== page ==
mental health

Module 07 Case Study

Read the case study below about Borderline Personality Disorder and answer the following questions .

How would you use therapeutic communication and principles of cognitive behavioral therapy with the client?

Describe your assessment process. What are some likely co-morbid conditions? List one nursing diagnosis and an appropriate nursing intervention.

What interdisciplinary referrals might be appropriate?

MODULE 07 CASE STUDY a 48-year-old divorced woman with one adult daughter and three grandchildren. She is currently working as an LPN part time in a nursing home and also works at a convenience store one or two days per week. She has had many jobs over the last 22 years, usually changing every one or two years. S notes that she has been called less often to work in the convenience store and worries that they don’t like her anymore. She reports being written up several times for arguing with customers. She also reports that her supervisor at the nursing home “is a bitch”; although she really liked her supervisor at first, she says “Now I hate her; she’s trying to get me fired.” S. reports that she has tried to get fulltime jobs five times in the last four years, was hired for three, but only lasted one or two weeks at each one.

S. reports that she is currently not talking to her daughter because “she is horribly mean to me and she needs to apologize or I won’t talk to her again”. She is upset that she hasn’t seen her three small grandchildren in about a year. She sends them presents and cards frequently that say “I still love you! Grandma”, but hasn’t called them since she stopped talking to her daughter. She is considering reporting to the county that her daughter is keeping her grandchildren from her.

S. is very unhappy that she isn’t in a relationship. She was abused by her ex-husband, and has a pattern of meeting and dating men who eventually abuse her. She states that her last relationship was very good, however; the man was not abusive and “I loved him very much”. The relationship ended for reasons that S. doesn’t understand, although she does report many arguments that ended in “scenes” such as her throwing chairs, stomping out of the house, making crank phone calls to his family, and calling the police with false reports. But S. also reports that she “couldn’t have loved him more and I showed it”. She gives examples of going to her boyfriend’s place of work with flowers, buying him expensive presents, surprising him with tickets to Mexico at the last minute – she was very upset that he wasn’t willing to drop everything and go with her. S. reports asking him why he didn’t love her and what she was doing wrong on a regular basis. When the boyfriend asked to break up, S. reports sitting outside his house for weeks, crying; she called his mother, called his boss, and called and texted him until he filed a restraining order. This occurred about 4 months ago.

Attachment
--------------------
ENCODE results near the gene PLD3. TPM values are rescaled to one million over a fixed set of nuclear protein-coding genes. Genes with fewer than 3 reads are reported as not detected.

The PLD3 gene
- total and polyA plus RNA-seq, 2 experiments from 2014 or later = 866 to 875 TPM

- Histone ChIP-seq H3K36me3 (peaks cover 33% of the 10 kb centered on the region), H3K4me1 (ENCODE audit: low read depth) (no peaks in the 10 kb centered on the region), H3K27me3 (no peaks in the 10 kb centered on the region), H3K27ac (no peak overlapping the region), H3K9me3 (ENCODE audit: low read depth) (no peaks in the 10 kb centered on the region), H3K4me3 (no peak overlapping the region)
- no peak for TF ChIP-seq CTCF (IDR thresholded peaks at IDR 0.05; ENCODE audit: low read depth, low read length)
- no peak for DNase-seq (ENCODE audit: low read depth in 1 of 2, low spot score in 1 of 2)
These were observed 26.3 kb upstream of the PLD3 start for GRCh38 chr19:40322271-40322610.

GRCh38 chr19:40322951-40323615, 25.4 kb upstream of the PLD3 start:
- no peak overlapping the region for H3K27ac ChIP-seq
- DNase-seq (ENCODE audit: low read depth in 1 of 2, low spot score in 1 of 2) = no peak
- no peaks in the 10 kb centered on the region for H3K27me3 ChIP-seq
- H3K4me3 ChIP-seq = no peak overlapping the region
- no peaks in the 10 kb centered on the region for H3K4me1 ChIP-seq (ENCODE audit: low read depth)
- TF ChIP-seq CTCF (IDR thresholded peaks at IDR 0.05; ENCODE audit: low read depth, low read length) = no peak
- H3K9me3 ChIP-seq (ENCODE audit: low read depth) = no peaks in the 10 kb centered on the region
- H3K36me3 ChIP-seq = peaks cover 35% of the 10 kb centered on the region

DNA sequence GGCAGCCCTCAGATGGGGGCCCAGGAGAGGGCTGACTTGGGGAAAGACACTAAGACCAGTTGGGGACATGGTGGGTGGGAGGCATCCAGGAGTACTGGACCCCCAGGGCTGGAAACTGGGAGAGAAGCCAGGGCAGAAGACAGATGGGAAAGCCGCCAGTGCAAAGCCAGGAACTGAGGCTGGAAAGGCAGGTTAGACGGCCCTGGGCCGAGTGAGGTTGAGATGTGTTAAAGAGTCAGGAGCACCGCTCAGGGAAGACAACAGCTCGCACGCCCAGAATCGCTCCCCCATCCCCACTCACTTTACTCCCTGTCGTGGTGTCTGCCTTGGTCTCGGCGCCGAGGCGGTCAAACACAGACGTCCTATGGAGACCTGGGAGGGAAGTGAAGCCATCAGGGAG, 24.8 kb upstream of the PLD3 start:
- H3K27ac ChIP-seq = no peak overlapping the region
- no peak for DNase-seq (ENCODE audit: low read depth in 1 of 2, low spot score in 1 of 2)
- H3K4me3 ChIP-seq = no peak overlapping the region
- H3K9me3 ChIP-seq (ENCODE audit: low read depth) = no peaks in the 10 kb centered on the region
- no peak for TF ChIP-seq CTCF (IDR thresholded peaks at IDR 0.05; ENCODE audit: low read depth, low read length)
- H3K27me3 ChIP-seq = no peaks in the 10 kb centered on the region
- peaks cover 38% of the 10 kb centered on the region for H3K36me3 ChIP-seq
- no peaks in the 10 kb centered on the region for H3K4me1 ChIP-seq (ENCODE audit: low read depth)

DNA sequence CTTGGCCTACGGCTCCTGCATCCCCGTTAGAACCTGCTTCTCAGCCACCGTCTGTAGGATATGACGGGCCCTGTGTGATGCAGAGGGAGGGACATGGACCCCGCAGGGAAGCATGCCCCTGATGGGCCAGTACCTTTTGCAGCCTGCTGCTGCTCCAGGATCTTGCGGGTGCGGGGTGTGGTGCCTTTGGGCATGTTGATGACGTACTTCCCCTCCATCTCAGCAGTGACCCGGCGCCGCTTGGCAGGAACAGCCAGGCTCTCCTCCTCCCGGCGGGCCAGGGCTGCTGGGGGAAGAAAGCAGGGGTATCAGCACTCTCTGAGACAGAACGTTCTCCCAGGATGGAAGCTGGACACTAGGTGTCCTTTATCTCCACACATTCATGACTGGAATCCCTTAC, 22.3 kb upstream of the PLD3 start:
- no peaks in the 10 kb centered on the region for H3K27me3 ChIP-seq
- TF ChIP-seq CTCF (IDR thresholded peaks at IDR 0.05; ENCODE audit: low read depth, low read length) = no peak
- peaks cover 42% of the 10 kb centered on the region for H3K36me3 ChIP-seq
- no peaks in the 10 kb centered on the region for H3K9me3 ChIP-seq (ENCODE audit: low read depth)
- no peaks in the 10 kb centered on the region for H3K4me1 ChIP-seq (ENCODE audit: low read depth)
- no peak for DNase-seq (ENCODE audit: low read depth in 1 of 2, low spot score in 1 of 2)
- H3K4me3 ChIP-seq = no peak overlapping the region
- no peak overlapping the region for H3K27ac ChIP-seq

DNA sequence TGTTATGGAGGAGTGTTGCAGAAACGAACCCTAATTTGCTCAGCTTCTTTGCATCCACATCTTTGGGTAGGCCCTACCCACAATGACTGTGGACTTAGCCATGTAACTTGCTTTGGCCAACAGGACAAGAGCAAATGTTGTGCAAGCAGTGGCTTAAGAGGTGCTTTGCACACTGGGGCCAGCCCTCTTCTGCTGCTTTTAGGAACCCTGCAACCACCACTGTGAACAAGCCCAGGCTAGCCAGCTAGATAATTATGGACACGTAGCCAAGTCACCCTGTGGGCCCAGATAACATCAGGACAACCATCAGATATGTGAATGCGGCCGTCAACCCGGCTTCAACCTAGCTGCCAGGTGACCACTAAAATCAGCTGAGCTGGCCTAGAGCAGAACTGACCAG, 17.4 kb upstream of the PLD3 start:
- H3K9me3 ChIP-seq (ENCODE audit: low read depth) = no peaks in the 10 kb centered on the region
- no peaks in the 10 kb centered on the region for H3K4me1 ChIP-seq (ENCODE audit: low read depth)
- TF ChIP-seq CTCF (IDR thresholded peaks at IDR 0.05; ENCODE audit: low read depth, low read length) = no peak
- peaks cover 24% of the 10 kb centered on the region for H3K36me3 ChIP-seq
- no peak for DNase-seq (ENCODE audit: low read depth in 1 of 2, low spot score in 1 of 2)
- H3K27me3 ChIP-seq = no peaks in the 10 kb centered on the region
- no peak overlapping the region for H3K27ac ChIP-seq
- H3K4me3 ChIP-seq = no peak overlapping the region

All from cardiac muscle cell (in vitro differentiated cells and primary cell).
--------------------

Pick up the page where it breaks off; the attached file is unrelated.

S. admitted herself to the mental health unit when she felt suicidal. She reports that she had stopped her individual psychotherapy 3 months ago and stopped going to DBT. She also stopped her anti-depressant at that time, as she felt it wasn’t working, and missed her last two psychiatrist appointments.

Expert Solution Preview

Introduction: Borderline Personality Disorder (BPD) is a complex mental health condition that affects a person’s emotions, thoughts, and behavior. As a medical professor, I would approach the case study of S., a 48-year-old woman with BPD, by focusing on therapeutic communication and principles of cognitive behavioral therapy, conducting a thorough assessment process, and collaborating with an interdisciplinary team to develop a comprehensive care plan.

1. How would you use therapeutic communication and principles of cognitive behavioral therapy with the client?

Therapeutic communication is essential in engaging individuals with BPD in the treatment process. As a medical professor, I would use active listening, empathetic responses, and non-judgmental communication to foster a therapeutic relationship with S. Cognitive-behavioral therapy (CBT) is an effective treatment approach for BPD that focuses on identifying and modifying negative thought patterns and behaviors. I would use CBT principles by helping S. recognize her negative thought patterns, challenging them, and developing coping skills to manage her emotions and behavior.

2. Describe your assessment process. What are some likely co-morbid conditions? List one nursing diagnosis and an appropriate nursing intervention.

The assessment process for individuals with BPD involves a comprehensive evaluation of their medical, psychiatric, and social history. I would conduct a clinical interview to evaluate S.’s symptoms, behaviors, and functioning. Co-morbid conditions commonly associated with BPD include depression, anxiety disorders, substance abuse, and eating disorders. One nursing diagnosis for S. could be impaired social interaction related to interpersonal conflicts and emotional dysregulation. An appropriate nursing intervention could be to encourage S. to participate in group therapy to improve her social skills and develop positive relationships.

3. What interdisciplinary referrals might be appropriate?

Individuals with BPD often require interdisciplinary care to address their complex needs. Referrals for mental health counseling, medication management, and psychiatric consultation may be appropriate for S. Additionally, referrals for occupational therapy, vocational rehabilitation, and financial counseling may also be beneficial in addressing S.’s social and economic needs. Collaboration with a multidisciplinary team is crucial in developing a comprehensive care plan for individuals with BPD.

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